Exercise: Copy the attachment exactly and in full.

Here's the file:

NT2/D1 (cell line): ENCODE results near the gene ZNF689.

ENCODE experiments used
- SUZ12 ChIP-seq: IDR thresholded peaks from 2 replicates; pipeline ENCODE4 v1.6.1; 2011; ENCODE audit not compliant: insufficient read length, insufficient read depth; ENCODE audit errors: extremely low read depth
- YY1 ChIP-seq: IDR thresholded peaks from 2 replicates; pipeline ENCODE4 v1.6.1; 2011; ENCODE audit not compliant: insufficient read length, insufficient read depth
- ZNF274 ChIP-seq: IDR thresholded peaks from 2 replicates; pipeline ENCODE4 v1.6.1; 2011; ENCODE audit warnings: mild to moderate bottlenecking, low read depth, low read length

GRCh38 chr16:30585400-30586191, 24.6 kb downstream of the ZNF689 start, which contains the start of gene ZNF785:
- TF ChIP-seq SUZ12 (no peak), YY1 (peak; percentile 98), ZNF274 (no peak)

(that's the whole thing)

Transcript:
NT2/D1 (cell line): ENCODE results near the gene ZNF689.

ENCODE experiments used
- SUZ12 ChIP-seq: IDR thresholded peaks from 2 replicates; pipeline ENCODE4 v1.6.1; 2011; ENCODE audit not compliant: insufficient read length, insufficient read depth; ENCODE audit errors: extremely low read depth
- YY1 ChIP-seq: IDR thresholded peaks from 2 replicates; pipeline ENCODE4 v1.6.1; 2011; ENCODE audit not compliant: insufficient read length, insufficient read depth
- ZNF274 ChIP-seq: IDR thresholded peaks from 2 replicates; pipeline ENCODE4 v1.6.1; 2011; ENCODE audit warnings: mild to moderate bottlenecking, low read depth, low read length

GRCh38 chr16:30585400-30586191, 24.6 kb downstream of the ZNF689 start, which contains the start of gene ZNF785:
- TF ChIP-seq SUZ12 (no peak), YY1 (peak; percentile 98), ZNF274 (no peak)